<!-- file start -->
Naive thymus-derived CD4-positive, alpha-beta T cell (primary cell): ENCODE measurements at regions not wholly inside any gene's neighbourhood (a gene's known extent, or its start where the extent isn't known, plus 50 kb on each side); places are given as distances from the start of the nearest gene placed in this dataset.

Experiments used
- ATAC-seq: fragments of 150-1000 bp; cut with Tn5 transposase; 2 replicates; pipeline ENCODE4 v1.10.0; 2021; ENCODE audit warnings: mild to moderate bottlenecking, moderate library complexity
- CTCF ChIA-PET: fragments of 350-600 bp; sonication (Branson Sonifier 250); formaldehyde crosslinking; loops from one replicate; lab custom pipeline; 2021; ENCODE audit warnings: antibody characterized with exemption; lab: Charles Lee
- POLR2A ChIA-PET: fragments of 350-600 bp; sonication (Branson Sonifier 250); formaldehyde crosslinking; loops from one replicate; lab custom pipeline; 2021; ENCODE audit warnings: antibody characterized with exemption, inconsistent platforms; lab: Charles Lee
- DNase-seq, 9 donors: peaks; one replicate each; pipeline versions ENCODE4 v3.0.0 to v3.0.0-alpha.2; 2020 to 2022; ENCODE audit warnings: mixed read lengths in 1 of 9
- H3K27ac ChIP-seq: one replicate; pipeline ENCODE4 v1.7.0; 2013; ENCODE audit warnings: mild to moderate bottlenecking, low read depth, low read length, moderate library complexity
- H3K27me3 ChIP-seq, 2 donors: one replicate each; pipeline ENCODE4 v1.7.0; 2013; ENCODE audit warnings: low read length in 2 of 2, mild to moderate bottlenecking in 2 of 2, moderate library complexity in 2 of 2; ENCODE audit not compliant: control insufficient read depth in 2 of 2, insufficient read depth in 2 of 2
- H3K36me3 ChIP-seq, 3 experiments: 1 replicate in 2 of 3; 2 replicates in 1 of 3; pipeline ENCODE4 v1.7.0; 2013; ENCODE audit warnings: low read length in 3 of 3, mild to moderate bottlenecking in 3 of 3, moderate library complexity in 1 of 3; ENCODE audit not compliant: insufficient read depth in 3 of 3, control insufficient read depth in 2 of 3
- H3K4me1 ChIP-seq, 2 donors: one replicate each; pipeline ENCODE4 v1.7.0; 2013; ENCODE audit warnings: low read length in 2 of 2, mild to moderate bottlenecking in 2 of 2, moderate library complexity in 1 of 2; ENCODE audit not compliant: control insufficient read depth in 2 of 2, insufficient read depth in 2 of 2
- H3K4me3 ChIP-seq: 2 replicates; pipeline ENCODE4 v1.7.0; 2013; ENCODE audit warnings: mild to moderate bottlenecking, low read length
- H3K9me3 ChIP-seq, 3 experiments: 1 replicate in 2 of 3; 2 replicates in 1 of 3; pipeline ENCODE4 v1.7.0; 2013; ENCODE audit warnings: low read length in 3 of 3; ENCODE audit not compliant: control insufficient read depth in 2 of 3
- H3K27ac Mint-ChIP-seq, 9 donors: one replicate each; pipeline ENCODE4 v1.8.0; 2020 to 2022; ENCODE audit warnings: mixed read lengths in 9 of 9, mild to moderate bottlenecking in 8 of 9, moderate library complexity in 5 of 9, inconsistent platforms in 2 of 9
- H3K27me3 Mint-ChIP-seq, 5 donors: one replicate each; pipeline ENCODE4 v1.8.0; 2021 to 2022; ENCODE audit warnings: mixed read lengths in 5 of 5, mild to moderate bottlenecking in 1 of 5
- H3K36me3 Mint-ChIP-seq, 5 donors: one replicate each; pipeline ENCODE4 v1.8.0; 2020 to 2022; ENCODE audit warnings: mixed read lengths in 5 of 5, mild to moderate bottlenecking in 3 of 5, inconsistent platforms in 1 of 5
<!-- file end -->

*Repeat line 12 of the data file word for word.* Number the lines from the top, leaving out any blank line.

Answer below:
- H3K9me3 ChIP-seq, 3 experiments: 1 replicate in 2 of 3; 2 replicates in 1 of 3; pipeline ENCODE4 v1.7.0; 2013; ENCODE audit warnings: low read length in 3 of 3; ENCODE audit not compliant: control insufficient read depth in 2 of 3